So, trying to make along story short…I was doing animations in college. They were getting longer and longer so I needed to start actually scripting them. I took Screenwriting 101. I had no ideas at all for feature screenplays (which was really embarrassing as the kindly professor insisted that everyone in the class should talk about their top 10 (!!!) ideas and hash out which one to work on). I made a very poor first impression.
But in desperation I wrote a script based on my experiences in the military (USMC 1969-70) and the kindly professor loved my work. He started a publishing company and published my script as his first book. The book got reviewed in the Hollywood Reporter. Agents called me. I moved to L.A. to start banging my head on the Hollywood Wall. A very hard wall indeed.
Through the years I ended up writing 30 feature screenplays. I made money on a dozen of them (options, development money, or re-writing for hire), but none were produced. So there they sit in my file cabinet and I get the bright idea. Hey! Why not put some of them up on this lovely new Web site and let folks read them for free? Cool!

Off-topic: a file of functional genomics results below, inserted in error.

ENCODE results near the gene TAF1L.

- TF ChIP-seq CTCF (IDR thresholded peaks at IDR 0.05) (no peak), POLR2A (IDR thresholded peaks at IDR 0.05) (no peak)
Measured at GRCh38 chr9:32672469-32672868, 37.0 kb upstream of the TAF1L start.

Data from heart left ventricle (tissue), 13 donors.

Lots of the scripts are encumbered in one way or another (co-writers; possible squabbles about ownership from folks who hired me to do the writing) and those won’t be going up. But the stuff that is mine and that I think might be interesting for someone to read might make the cut.
I don’t claim anything more than that I think these available here are pretty good, or at least interesting for some reason or another. If you want to use them as examples for your own efforts I would recommend two things:
- Go read some of my “Angle On” stories that might change your mind about hitting the Hollywood bricks.
- Keep in mind that none of these puppies got made.
So here we go (more to follow shortly):
Colter – 1806: John Colter, a cocky young explorer with the triumphant Lewis & Clark expedition, decides to remain in the remote, untamed Rocky Mountain/Yellowstone wilderness. His true story is one of incredible adventure, romantic love, and awe-inspiring feats that hugely influenced the next 100 years of the American West. It has never been told on film before.
- “…perhaps the greatest untold American story.” Stephen Ambrose (Band of Brothers, Undaunted Courage).
Dog Star – Everybody’s life improves when an unusually talented dog brings True Love to Anchor Bay. You’ll meet Nick, the shy boat-builder yearning for Carlene, the pet-store owner; there’s Corky, ace drummer who’s freaked out about his upcoming wedding to Wanda, the realist who focuses his beat; there’s Charles, who wants to buy the pet store with the love of his life, Robert, the master carpenter; there’s Roma, the gourmet chef, and Ted, the plastic toy magnate. And there’s the charismatic mutt who magically makes it all happen.